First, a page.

Your about section has a plethora of information. In many cases, someone can access your free information to see where you live, where your family lives, your phone number, date of birth, place of work, birthday, and anything else you put in there. For military and SOF types this is something that could be very useful to the enemy especially if you ever found yourself in an interrogation room. All someone would have to do is hack your FB account and completely dispute any information you may be trying to send their way. Civilians, while you may not find yourself rolled up in some type of situation where you or our national security is at risk, but with the information found on this page, people can begin to steal your identity.
Think about it like this: if I break into your email (which is extremely easy), I can search your messages for “bank” and find out what bank you most likely use based on the emails they send you on a regular basis. I can then go into your bank account and hit “forgot password” where I am most often challenged with your name, birthday, challenge word such as where did you go to high school (that is provided in your timeline) or your mother’s maiden name (if you have relatives listed this is easy to obtain) and then have them send a new password to your email that I know have access to.
From here I can generate a new bank account password and will then have access to your bank account. Once you have a routing number and bank account number the possibilities are endless. To correct this only provide as little information as possible. In reality, no one cares where you went to high school, college or any other type of institution of higher education. Most of your friends most likely know where you work and your relationship status is only to make your girlfriend/boyfriend less jealous because you are openly telling all the other past people you were in a relationship with that you are now taken. As far as birthdays go, give Facebook a fake one, don’t worry the joy you get from having a bunch of friends who forgot it was your birthday anyways, write on your wall saying the exact same belt-fed response of “happy bday!!! :)”, isn’t worth the potential identity theft.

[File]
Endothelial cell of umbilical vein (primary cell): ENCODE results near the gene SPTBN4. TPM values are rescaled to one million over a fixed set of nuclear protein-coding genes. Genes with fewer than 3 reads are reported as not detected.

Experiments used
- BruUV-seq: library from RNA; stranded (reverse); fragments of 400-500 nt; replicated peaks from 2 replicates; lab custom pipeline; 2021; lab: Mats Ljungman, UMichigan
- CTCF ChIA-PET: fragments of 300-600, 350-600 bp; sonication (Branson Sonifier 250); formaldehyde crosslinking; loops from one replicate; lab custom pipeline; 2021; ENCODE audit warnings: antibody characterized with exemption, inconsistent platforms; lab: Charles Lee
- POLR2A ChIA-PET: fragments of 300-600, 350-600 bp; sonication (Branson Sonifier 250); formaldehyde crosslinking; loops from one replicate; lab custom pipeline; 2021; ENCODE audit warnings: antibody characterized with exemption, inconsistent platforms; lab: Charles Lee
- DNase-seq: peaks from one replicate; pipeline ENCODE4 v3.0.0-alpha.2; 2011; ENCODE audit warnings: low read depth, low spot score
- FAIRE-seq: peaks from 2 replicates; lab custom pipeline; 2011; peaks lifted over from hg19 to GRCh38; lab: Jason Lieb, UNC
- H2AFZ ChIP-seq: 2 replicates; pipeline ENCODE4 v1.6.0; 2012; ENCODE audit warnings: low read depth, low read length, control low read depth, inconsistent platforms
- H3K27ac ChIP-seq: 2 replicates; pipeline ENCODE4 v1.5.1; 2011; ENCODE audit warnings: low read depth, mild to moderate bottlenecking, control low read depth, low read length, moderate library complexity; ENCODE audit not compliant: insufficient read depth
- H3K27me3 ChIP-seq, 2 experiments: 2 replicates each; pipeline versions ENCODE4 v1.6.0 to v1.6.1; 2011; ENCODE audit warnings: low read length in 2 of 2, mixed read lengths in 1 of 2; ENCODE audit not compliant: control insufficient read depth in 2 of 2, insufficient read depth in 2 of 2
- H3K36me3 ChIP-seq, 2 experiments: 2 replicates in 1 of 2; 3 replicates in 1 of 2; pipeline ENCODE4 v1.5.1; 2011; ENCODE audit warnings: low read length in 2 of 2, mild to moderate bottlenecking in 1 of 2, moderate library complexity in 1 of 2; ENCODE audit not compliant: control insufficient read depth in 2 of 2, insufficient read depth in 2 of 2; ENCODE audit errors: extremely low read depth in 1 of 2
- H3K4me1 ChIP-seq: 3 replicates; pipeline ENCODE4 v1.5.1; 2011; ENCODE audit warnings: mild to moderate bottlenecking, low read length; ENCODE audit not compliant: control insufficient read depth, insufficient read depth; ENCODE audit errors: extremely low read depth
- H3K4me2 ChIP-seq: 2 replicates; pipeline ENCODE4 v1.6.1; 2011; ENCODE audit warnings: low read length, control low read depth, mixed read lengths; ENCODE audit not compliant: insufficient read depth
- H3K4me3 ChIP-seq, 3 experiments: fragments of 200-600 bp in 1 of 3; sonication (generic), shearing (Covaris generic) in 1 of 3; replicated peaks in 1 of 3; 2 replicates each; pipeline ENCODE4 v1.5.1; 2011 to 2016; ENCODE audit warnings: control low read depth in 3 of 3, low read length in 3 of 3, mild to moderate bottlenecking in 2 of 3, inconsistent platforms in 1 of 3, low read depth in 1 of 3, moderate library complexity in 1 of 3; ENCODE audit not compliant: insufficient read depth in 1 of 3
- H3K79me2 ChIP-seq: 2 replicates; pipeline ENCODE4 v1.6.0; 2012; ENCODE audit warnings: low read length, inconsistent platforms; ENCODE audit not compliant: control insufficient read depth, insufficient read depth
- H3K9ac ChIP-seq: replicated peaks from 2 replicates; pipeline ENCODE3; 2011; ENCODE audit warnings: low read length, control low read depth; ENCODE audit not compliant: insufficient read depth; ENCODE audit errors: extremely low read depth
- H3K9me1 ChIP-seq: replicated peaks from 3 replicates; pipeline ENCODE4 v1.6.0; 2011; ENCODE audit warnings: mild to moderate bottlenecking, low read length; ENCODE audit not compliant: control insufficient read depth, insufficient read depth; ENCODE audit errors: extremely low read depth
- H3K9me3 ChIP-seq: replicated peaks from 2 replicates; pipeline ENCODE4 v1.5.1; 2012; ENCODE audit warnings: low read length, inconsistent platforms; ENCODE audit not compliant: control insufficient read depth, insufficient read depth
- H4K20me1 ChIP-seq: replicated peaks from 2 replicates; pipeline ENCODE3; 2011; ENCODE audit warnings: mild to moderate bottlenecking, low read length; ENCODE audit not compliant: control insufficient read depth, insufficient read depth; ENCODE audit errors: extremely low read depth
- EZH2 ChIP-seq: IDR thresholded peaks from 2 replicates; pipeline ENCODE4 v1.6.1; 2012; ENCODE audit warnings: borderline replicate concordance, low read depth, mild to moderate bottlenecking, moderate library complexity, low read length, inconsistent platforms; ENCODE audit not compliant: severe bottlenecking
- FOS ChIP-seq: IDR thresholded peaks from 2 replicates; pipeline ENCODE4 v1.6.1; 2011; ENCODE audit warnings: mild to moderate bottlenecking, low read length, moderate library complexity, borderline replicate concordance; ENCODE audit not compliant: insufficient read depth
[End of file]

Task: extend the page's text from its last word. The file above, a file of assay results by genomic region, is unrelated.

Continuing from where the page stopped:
To access your privacy settings go to your timeline main page
Your login approval allows for one more level of security when accessing your account by forcing the person logging in to send a verification code to your cellphone that you then enter into FB for approval.
Your privacy settings will allow you to manage who sees your posts. If left alone anyone on FB can view just about anything you post from relationship status updates to you telling the world that you will be out town for the holidays and that your house is free to rob. To combat this, ensure all posts are viewed by your friends only.
Also, don’t forget to change who can look you up. If you allow anyone to look you up then you are open to search by anyone on FB. A good option is to limit only your friends to having access to search for your account. You will still be able to find others but it will keep you from receiving random friend requests from individuals that you don’t know as well as reduce your overall footprint on FB.